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March 09, 2009

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A true fundamental right is something you could demand on a desert island you share with one other person.

If you really believe you would be justified in forcing the other person to provide you with free healthcare, you would make a great tyrant.

Yep. There's nothing more tyrannical than taking care of one another.

I'm not sure I really like the language of "rights" here -- I tend to think of rights as your freedoms against bad things; or the freedom to do good things. The right to free speech; the right against unreasonable search and seizure.

Also, rights tend to be argued in the absolute (though, certainly, as in the two instances above, there are limits).

I also think that the argument "right or privilege?" makes it too easy to get lost in ideological nonsense from the right wing.

Everyone in this country should have access to health care, regardless of their financial condition. It's reasonable to expect the wealthy to pay something for that; and it's unreasonable to expect the destitute to pay equally as the wealthy. No one should be denied treatment - including preventative and routine treatment - because of their station in life. Period.

Not only is it the decent and humane thing to do as a civilized society, but it's actually cheaper for taxpayers to provide health care at the preventative end rather than at the emergency-room end. (That's how Peter Orszag can argue that universal health care can be accomplished in a deficit-neutral way.)

We can argue all day about whether it's a right or a privilege, and that may be a satisfying happy hour discussion - but that's an argument that lets the right wingers off the hook. "It's not a right!", they'll scream, and some Americans will agree with them. If the entirety of our response is "Yes, it is!" then we will lose this policy battle.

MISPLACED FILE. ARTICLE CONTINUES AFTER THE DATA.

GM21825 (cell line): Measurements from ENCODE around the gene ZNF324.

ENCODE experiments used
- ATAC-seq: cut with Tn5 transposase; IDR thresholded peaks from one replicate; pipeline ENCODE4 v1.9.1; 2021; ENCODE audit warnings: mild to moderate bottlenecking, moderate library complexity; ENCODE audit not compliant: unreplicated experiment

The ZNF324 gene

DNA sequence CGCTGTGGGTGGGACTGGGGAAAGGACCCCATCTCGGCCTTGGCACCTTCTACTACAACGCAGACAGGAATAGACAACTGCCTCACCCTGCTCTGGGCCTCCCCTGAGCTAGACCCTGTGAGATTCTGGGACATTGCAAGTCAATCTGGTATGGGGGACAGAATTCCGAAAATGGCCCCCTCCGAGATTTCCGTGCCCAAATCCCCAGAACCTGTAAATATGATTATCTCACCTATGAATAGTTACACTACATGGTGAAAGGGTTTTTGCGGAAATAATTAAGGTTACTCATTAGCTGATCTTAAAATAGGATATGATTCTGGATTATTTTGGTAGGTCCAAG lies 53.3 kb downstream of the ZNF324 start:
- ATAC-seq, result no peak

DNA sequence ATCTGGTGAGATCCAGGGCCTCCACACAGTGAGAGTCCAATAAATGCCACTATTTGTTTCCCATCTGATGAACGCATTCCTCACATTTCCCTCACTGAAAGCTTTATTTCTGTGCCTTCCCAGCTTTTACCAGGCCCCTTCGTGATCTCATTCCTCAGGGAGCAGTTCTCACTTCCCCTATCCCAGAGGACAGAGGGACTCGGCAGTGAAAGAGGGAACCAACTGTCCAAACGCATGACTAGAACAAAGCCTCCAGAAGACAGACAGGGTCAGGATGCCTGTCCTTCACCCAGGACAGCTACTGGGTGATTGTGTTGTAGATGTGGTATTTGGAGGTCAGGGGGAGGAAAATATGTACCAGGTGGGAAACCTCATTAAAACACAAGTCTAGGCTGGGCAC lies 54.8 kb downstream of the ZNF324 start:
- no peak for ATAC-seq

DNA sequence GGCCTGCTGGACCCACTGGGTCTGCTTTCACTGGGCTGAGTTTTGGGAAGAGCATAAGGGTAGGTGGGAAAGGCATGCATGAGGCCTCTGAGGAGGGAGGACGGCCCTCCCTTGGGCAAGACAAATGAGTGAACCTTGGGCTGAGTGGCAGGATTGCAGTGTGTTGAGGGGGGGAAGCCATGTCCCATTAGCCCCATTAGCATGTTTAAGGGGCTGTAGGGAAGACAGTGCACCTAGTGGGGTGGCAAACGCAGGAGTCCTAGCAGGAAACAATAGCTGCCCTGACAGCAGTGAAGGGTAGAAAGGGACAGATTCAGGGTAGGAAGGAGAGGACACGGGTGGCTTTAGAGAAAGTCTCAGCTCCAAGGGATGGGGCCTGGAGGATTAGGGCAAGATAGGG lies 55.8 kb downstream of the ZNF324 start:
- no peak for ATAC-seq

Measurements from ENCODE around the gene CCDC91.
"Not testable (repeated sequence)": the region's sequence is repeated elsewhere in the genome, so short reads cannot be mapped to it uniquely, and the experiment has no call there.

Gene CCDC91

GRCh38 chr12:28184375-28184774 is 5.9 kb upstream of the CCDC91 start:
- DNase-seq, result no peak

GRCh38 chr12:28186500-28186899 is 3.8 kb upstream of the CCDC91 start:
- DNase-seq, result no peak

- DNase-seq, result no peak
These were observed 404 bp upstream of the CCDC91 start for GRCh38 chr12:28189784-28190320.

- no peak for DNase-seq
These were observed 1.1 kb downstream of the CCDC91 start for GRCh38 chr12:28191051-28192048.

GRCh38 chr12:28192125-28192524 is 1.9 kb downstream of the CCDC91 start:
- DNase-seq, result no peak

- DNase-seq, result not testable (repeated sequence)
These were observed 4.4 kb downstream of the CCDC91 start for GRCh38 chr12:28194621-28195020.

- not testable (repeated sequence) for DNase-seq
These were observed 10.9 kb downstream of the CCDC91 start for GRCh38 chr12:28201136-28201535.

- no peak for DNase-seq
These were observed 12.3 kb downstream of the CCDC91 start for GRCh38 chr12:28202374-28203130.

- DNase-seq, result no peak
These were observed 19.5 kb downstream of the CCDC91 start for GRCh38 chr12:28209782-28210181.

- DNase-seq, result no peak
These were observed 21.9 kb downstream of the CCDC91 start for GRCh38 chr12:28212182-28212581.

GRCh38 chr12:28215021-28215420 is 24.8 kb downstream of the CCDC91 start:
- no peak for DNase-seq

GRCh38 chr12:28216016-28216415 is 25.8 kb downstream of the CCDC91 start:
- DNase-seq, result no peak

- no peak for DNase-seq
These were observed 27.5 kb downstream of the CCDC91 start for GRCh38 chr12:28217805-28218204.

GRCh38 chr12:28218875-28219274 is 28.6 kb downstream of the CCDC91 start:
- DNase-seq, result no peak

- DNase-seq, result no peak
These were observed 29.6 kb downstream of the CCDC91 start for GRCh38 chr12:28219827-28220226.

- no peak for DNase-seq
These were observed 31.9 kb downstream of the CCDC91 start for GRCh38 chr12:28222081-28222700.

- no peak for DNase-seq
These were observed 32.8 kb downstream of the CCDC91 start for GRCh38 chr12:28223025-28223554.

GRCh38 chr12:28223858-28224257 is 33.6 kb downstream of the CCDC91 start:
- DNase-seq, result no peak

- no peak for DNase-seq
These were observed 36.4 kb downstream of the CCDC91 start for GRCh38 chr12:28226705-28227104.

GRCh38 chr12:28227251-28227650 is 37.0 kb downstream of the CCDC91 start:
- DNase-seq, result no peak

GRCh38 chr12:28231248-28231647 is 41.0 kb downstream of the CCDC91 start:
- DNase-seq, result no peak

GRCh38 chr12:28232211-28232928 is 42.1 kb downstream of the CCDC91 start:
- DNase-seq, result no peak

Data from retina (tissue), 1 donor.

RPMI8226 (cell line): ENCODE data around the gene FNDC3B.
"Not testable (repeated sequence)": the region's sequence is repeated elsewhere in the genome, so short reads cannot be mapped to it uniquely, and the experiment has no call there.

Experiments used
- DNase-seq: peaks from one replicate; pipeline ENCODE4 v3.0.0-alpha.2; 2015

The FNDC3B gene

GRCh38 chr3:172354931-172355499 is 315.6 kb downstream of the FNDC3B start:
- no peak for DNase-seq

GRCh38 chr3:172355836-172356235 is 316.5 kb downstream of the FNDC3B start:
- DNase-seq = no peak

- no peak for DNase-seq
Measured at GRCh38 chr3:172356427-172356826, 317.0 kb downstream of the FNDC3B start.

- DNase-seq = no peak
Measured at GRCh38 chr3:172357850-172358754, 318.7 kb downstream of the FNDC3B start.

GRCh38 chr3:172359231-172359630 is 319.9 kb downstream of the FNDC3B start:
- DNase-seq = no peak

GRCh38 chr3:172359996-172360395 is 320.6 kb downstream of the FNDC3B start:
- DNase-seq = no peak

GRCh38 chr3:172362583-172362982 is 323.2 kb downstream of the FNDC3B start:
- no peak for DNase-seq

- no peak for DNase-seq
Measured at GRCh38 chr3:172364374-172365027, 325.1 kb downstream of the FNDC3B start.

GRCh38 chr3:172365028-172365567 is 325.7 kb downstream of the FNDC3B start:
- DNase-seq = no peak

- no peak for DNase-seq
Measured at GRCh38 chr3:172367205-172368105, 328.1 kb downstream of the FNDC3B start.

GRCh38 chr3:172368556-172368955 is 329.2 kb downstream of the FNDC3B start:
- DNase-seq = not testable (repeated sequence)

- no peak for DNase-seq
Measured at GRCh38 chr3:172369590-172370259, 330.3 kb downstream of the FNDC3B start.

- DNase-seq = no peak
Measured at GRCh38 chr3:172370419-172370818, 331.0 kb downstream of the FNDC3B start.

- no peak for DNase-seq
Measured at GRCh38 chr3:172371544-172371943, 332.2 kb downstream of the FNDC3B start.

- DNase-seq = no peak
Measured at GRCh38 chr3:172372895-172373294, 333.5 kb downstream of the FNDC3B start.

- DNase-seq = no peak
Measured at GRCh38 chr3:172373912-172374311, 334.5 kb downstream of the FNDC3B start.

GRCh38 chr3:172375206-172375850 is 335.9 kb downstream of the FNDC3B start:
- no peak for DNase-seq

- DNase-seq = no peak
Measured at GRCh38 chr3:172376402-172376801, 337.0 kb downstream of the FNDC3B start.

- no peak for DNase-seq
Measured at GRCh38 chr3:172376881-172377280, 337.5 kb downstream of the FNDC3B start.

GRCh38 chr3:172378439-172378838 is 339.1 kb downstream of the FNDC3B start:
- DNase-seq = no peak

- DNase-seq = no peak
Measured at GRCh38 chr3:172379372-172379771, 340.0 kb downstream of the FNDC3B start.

Amen, Kari. You've nailed it. I am for universal health care, but it's a policy choice, not a "right." Calling it a "right" invites quasi-religious arguments, which are almost always unfruitful.

I've pointed out in a previous comment, by the way, that the U.S. is a signator to the "civil" part of the Universal Declaration of Human Rights, but has never become a signator to the "social" part of the UDHR. That's the part that adds the right to health, housing, education and other such things to the UDHR.

Before we tackle the delivery of universal health care, we ought to reform the uneven way public education services are delivered in mostly excellent public schools in affluent neighborhoods; mostly good-enough public schools in middle class neighborhoods and mostly bad public schools in low-income neighborhoods.

Perhaps the poor should receive education and health care stamps to go along with housing vouchers and food stamps and the affluent can pay in full for the Cadillac services they demand.

After watching Sicko, I have narrowed my move to Cuba or France.

Vive la France! Or any other country with government-backed universal health care.

As I've told Craig before, legal shmegal! The UN Declaration of Human Rights says unequivocally that health care in a right. That the US isn't a signatory speaks ill of this nation, not of the moral correctness of the UN position.

And Kari, in no way is the right versus privilege argument the "entirety" of my post. Read beyond the headline. (It did attract attention, I must say.) I simply argue (via Donna Smith) that if profit isn't removed from health care, beyond paying the providers --doctors, nurses, et al-- then the out-of-pocket costs for health insurance for average working Americans will rise and universal coverage will never be achieved.

I may be wrong, but it really galls me to see Obama sitting down with the insurance companies to craft health care reform. He ventures into the lion's den, as did Hillary 15 years ago.

Give 'em hell, Terry.

"Rights" aren't what the DP/RP elites say they are; they are what we, the people of the world, say they are. The U.N. declaration is only one expression of that. Another expression is in polls of members of the DP, although Obama worshipers like Kari don't like to hear that.

I'm with Harry. Since when is talking about rights something to be ashamed of? I think it makes things very clear. Equal access to education, healthcare and housing should be "absolutes". Otherwise you are still supporting a system that promotes "survival of the fittest".Sorry Kari and Craig--those old sayings like "An injury to one is an injury to all" are still important and valid.

Please define "equal access to education". Does Oregon currently provide it? Why leave out "equal access" to nutrition?

I just can"t let you walk away

Forget the love I had for you.

Every single art form is involved in film, in a way.

Those are super cute. I like you on Facebook.

I like ANMJ on FB & just subscribed to the email feed! :)

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